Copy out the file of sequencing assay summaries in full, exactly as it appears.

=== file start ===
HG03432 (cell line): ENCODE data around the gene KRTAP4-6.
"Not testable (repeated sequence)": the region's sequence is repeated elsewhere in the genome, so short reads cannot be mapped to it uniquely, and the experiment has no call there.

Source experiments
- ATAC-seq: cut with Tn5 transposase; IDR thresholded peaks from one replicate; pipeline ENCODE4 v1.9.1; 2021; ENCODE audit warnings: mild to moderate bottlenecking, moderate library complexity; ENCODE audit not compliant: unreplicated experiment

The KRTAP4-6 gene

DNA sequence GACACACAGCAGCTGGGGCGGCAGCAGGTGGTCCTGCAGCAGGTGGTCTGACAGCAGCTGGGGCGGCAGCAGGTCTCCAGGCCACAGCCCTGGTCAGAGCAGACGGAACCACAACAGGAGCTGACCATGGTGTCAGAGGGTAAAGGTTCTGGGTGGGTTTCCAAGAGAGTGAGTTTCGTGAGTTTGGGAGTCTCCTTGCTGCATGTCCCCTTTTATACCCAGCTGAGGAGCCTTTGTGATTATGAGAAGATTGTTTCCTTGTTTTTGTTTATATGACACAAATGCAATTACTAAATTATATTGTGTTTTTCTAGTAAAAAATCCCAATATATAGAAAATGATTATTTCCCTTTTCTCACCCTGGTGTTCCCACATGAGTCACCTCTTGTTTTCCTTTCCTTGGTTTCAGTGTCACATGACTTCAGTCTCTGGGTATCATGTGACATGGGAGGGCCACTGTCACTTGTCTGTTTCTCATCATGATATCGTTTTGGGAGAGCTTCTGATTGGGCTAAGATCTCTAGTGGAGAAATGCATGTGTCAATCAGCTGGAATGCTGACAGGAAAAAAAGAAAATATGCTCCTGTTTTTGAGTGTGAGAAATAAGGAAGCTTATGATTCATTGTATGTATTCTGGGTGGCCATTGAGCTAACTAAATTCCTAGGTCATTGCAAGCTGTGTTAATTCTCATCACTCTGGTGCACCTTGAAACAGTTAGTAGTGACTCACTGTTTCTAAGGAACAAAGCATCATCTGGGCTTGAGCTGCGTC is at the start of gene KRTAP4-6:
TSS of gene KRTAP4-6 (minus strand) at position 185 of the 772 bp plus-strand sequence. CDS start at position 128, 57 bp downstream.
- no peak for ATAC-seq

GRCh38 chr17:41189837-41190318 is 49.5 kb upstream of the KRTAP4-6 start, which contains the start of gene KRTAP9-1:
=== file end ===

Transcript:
HG03432 (cell line): ENCODE data around the gene KRTAP4-6.
"Not testable (repeated sequence)": the region's sequence is repeated elsewhere in the genome, so short reads cannot be mapped to it uniquely, and the experiment has no call there.

Source experiments
- ATAC-seq: cut with Tn5 transposase; IDR thresholded peaks from one replicate; pipeline ENCODE4 v1.9.1; 2021; ENCODE audit warnings: mild to moderate bottlenecking, moderate library complexity; ENCODE audit not compliant: unreplicated experiment

The KRTAP4-6 gene

DNA sequence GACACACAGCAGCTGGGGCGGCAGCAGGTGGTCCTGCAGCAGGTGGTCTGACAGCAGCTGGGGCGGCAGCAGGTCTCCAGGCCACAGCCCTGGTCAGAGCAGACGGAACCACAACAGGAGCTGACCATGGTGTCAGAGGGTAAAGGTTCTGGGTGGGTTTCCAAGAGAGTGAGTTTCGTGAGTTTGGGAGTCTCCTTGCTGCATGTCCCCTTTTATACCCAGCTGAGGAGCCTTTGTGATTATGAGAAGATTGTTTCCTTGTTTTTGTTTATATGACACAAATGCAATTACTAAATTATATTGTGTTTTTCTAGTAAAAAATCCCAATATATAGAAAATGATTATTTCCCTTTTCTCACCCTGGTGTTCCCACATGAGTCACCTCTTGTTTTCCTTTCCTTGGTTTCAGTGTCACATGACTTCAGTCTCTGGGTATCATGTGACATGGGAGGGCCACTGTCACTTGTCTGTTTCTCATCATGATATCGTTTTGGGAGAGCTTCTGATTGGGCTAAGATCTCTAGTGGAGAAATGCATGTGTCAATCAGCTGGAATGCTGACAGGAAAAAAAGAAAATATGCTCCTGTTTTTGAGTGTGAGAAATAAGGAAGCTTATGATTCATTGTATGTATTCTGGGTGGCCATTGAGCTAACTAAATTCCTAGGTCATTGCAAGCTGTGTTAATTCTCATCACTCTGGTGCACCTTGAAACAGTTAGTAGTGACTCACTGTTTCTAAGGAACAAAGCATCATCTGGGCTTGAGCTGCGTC is at the start of gene KRTAP4-6:
TSS of gene KRTAP4-6 (minus strand) at position 185 of the 772 bp plus-strand sequence. CDS start at position 128, 57 bp downstream.
- no peak for ATAC-seq

GRCh38 chr17:41189837-41190318 is 49.5 kb upstream of the KRTAP4-6 start, which contains the start of gene KRTAP9-1: